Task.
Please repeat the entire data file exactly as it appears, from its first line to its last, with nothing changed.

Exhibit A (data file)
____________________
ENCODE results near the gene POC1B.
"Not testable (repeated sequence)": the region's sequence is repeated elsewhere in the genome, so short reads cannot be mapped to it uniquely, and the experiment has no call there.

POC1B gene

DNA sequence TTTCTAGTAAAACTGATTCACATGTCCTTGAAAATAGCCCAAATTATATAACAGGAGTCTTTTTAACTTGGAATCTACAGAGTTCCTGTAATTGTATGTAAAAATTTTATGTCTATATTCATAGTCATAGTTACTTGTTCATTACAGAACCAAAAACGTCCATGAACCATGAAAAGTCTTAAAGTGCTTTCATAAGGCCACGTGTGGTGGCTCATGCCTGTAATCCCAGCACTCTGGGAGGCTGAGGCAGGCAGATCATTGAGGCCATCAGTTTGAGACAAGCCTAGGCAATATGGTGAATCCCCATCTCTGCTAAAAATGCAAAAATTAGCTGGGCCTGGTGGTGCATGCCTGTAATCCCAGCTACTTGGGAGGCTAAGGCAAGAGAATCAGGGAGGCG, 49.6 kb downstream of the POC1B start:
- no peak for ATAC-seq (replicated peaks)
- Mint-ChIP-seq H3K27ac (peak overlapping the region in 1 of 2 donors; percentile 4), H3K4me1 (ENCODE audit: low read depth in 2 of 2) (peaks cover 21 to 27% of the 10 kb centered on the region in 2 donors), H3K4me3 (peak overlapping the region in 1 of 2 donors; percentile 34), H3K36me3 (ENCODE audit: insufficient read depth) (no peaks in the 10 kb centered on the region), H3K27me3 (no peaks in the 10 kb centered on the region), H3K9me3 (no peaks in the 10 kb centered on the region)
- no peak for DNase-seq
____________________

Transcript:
ENCODE results near the gene POC1B.
"Not testable (repeated sequence)": the region's sequence is repeated elsewhere in the genome, so short reads cannot be mapped to it uniquely, and the experiment has no call there.

POC1B gene

DNA sequence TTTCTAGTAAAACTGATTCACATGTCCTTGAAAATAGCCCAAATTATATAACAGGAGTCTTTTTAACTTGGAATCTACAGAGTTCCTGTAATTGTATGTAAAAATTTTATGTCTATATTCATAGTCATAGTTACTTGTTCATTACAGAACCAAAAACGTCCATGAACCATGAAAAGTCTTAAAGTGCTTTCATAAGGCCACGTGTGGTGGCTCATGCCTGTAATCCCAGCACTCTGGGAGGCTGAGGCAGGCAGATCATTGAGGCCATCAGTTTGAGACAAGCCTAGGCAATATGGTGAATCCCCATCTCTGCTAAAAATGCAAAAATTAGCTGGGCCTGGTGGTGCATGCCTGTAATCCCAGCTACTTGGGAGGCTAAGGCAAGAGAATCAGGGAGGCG, 49.6 kb downstream of the POC1B start:
- no peak for ATAC-seq (replicated peaks)
- Mint-ChIP-seq H3K27ac (peak overlapping the region in 1 of 2 donors; percentile 4), H3K4me1 (ENCODE audit: low read depth in 2 of 2) (peaks cover 21 to 27% of the 10 kb centered on the region in 2 donors), H3K4me3 (peak overlapping the region in 1 of 2 donors; percentile 34), H3K36me3 (ENCODE audit: insufficient read depth) (no peaks in the 10 kb centered on the region), H3K27me3 (no peaks in the 10 kb centered on the region), H3K9me3 (no peaks in the 10 kb centered on the region)
- no peak for DNase-seq